When you have a million and one things on your to-do list, exercise is usually the first thing to go. But according to a new study, you can take ‘too busy’ off your list of excuses not to work out.
The two-part study, authored by Matthew N. Ahmadi, a research fellow at the University of Sydney, Australia, found that a mere two-minute burst of high-intensity exercise daily for 15 minutes total a week could decrease your risk of dying by as much as 18 percent.
Plus, increasing the intensity lowers your risk of cardiovascular disease, suggests the second segment of the study, which was published in the European Heart Journal (1).
What Did the Research Show?
The two-part study tracked healthy adults between 40 and 69 years old. All participants wore a fitness tracker for an average of 6.9 years, from which researchers observed their weekly levels of vigorous activity and the frequency of exercise bouts lasting two minutes or less.
The first study followed 71,893 healthy men and women. Researchers found as both the volume and frequency of vigorous activity increased, the risk of all-cause mortality, heart disease, and cancer went down.
Health benefits were noted with even a small amount of vigorous exercise. For example, participants who didn’t exercise vigorously had a four-percent risk of dying within five years. That risk was slashed in half with less than 10 minutes of weekly vigorous activity and fell to one percent with 60 minutes of vigorous exercise or more.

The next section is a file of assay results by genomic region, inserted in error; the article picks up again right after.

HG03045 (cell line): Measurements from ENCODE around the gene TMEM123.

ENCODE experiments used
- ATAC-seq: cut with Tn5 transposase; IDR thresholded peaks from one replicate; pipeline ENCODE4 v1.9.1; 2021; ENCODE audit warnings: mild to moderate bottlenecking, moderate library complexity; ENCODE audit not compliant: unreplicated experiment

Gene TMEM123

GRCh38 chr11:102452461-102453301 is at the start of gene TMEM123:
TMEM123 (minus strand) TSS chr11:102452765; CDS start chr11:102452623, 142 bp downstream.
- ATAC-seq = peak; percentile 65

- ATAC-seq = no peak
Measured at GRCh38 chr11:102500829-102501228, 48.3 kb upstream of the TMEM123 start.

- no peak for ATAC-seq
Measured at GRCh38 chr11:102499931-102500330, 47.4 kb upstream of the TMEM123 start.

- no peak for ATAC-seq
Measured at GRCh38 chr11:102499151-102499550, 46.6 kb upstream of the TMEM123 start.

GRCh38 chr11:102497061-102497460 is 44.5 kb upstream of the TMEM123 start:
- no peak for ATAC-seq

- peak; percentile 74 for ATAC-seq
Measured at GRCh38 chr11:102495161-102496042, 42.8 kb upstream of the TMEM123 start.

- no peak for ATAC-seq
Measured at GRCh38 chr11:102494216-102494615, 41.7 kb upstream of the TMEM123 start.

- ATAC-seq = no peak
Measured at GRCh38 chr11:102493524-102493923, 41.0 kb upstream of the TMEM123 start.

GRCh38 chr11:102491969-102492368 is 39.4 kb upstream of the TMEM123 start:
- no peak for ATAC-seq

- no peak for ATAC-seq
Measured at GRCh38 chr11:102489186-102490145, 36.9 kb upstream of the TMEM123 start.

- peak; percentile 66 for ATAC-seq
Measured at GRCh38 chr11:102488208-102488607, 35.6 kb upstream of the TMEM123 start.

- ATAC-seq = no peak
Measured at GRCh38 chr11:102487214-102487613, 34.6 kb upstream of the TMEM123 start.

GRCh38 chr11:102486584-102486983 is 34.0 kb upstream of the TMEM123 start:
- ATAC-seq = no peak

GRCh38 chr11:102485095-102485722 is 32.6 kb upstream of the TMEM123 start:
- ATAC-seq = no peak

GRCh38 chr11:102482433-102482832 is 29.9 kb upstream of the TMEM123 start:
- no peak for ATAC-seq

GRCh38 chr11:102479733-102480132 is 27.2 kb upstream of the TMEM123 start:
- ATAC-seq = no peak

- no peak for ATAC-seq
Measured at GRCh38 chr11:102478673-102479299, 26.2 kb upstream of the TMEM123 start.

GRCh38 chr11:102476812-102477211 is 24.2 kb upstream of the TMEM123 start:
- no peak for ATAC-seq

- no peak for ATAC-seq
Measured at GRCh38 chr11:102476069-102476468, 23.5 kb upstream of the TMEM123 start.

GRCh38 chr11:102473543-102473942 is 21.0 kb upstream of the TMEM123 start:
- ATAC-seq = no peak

“The results indicate that accumulating vigorous activity in short bouts across the week can help us live longer,” says Ahmadi. “Given that lack of time is the most commonly reported barrier to physical activity, accruing small amounts sporadically during the day may be a particularly attractive option for busy people.”
The second study analyzed over 88,000 healthy men and women. Researchers found that both higher amounts and greater intensity of physical activity were linked to lower rates of cardiovascular disease.
Plus, increasing the intensity for the same volume resulted in greater reductions. For example, a simple switch of turning a 14-minute stroll into a brisk seven-minute walk led to a 14 percent lower risk for cardiovascular disease.
“Our study shows that it’s not just the amount of activity, but also the intensity that is important for cardiovascular health,” says study co-author Paddy C. Dempsey. “This indicates boosting activities you already do is good for heart health. For example, picking up the pace on your daily walk to the bus stop or completing household chores more quickly.”